State of the Planet

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Collecting Data Offshore Alaska, But Just Barely

Seismic gear towed off the port side coming very close to the Unga shore

One of the core objectives of our project is to image the part of the plate tectonic boundary that locks up and then ruptures to produce great earthquakes. In the Aleutian subduction zone, the Pacific plate is being thrust northwards underneath the North American plate. To examine deep parts of the interface between these plates, we need to go as far north (and as close to the coast) as possible. This is easier said than done. We are towing a lot of scientific equipment behind the ship, including two 8-km-long cables (streamers) filled with pressure sensors, so approaching the coast and making turns is complicated and requires special attention to safeguard our gear. The southern edge of the Alaska Peninsula is rugged and flanked by lots of small jagged islands and shallow features just below the surface of the ocean. Currents and water density can vary locally near the coast, which could affect the positions and depths of our streamers behind the ship. And there is more fishing activity close to the coast, and thus increased risk of tangling seismic gear with fishing lines and nets. To reduce the risk, we scouted all of the trickiest parts of our survey ahead of time before we deployed the streamers, and we monitor the currents and fishing as we approach the coast. Captain Jim O’Loughlin, Chief Science Officer Robert Steinhaus, and the Langseth’s other crew and technical staff have a tremendous amount of experience and skill in maneuvering in tight spots while towing seismic equipment.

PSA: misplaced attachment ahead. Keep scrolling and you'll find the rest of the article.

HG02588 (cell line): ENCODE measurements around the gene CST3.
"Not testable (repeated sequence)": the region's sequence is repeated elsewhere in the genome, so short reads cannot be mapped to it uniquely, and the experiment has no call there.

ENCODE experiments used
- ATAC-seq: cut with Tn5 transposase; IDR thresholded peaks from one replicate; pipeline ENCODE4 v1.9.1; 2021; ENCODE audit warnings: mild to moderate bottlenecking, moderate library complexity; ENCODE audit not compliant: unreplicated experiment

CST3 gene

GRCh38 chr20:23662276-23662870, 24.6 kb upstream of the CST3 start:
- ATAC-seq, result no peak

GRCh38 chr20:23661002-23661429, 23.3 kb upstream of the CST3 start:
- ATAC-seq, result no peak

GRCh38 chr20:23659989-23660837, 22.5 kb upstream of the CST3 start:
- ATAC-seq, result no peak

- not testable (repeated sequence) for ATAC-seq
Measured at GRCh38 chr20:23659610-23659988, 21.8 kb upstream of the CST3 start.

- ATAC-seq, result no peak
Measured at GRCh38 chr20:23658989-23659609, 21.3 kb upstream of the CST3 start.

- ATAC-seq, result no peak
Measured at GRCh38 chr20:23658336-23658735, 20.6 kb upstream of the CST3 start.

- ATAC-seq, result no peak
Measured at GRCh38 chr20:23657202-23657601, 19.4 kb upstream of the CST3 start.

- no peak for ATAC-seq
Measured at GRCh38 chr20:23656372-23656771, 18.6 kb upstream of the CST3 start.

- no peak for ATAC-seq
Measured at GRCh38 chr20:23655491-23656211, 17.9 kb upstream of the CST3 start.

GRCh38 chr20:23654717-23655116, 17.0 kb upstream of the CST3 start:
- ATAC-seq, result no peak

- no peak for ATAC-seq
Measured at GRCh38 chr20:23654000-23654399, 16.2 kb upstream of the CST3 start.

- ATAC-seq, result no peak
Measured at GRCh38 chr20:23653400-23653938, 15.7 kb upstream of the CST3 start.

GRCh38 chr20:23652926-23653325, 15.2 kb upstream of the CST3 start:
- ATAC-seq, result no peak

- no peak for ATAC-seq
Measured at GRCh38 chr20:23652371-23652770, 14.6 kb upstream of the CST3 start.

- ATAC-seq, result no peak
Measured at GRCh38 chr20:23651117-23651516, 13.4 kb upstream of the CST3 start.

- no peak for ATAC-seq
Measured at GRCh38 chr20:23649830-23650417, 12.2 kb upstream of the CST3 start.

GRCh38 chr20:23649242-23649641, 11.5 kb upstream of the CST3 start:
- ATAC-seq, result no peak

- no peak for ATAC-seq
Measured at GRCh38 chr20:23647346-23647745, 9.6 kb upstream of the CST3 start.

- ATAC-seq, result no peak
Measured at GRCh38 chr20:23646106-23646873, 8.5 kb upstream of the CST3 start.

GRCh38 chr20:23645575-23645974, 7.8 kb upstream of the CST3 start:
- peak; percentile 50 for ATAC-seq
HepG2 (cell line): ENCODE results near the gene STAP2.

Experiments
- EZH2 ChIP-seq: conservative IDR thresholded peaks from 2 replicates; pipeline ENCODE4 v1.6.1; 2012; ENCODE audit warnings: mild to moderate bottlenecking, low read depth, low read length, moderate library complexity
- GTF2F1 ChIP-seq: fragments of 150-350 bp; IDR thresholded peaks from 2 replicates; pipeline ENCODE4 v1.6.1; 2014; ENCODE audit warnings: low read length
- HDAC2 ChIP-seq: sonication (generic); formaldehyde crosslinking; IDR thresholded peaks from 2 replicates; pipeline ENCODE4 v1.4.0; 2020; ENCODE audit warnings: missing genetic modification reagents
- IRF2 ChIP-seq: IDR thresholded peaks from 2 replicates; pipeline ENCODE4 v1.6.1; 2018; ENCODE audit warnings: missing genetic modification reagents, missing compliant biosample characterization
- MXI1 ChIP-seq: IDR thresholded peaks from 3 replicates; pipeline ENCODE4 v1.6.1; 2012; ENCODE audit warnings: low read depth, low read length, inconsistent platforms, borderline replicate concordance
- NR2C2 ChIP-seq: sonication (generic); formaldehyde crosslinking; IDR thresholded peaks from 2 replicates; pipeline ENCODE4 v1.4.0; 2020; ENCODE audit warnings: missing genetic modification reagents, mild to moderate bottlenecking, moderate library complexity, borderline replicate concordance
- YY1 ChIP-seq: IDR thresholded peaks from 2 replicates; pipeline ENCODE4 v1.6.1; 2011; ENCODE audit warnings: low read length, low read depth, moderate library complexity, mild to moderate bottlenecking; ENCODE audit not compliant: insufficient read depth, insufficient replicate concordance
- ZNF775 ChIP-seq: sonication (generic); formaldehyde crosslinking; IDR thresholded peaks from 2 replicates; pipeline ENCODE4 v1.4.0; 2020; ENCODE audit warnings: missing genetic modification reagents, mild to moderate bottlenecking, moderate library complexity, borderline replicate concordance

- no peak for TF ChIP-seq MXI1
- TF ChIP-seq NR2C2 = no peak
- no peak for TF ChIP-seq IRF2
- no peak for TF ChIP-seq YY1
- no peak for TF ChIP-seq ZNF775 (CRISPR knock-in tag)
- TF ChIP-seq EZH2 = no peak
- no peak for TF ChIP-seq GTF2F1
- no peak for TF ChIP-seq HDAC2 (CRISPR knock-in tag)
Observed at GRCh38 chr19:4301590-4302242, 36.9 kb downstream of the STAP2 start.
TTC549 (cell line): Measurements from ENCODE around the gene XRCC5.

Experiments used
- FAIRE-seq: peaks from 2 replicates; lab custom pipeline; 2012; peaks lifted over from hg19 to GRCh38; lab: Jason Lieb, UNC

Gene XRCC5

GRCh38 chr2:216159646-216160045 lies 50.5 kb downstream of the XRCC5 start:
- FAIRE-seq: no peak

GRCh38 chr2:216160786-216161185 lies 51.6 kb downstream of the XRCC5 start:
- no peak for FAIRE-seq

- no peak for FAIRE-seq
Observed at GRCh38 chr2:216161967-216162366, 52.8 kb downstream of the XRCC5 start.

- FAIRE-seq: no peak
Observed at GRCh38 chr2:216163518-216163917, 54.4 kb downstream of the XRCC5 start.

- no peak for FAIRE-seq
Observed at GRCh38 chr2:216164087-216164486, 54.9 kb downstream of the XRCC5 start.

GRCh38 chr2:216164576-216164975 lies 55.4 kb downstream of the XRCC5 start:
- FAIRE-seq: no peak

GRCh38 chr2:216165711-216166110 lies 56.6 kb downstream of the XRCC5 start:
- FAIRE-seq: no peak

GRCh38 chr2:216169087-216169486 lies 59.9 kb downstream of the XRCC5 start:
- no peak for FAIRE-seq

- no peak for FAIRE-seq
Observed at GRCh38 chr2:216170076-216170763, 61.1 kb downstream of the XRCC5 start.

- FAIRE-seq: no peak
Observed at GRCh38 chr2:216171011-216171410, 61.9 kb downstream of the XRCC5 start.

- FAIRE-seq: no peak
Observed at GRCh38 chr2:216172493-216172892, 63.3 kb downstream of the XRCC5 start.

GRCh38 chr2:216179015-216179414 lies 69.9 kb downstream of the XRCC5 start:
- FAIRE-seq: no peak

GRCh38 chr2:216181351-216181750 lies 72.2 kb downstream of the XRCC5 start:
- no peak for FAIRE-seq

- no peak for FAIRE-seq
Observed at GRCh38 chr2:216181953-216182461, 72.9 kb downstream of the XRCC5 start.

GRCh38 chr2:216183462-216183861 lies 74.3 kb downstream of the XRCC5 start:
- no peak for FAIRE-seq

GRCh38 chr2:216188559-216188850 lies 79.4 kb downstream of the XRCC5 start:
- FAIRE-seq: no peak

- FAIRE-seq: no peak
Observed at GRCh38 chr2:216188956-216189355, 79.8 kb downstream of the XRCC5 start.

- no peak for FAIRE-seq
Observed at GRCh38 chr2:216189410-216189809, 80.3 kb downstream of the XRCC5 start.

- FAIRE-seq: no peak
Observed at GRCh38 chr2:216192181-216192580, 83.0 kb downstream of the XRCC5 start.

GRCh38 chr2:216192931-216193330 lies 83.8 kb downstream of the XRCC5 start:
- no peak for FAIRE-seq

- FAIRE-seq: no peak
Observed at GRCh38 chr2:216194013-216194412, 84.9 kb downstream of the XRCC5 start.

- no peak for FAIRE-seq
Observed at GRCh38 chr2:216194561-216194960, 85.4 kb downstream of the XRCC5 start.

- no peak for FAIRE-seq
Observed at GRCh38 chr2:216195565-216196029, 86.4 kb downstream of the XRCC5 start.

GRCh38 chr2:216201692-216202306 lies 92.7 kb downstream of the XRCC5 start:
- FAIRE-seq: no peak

Navigation screen showing the Langseth and her streamers (blue) approaching the Unga coastline (green)

We recently completed one of our closest approaches to land near Unga, one of the Shumagin islands. At the apex of the turn, our 8-km-long (5-mile-long) streamers came within less than a mile of the coast. Due to some early difficulties with our equipment and an abundance of marine mammals, we had to make several attempts to collect data on the landward part of the line (and thus several passes near the shoreline). I held my breath and watched our third (and final) pass from the bridge.  After the ship and gear passed safely through the most harrowing part of the turn, the captain turned to me and asked, “We’re not going to do this again, are we?” Thankfully not! At least not here. But there are several other important parts of our survey ahead that will require close approaches to the coast to image critical parts of the plate tectonic boundary. As with this near-shore encounter, we will rely on the skill and experience of the mates and the technical staff, as well as a little luck.

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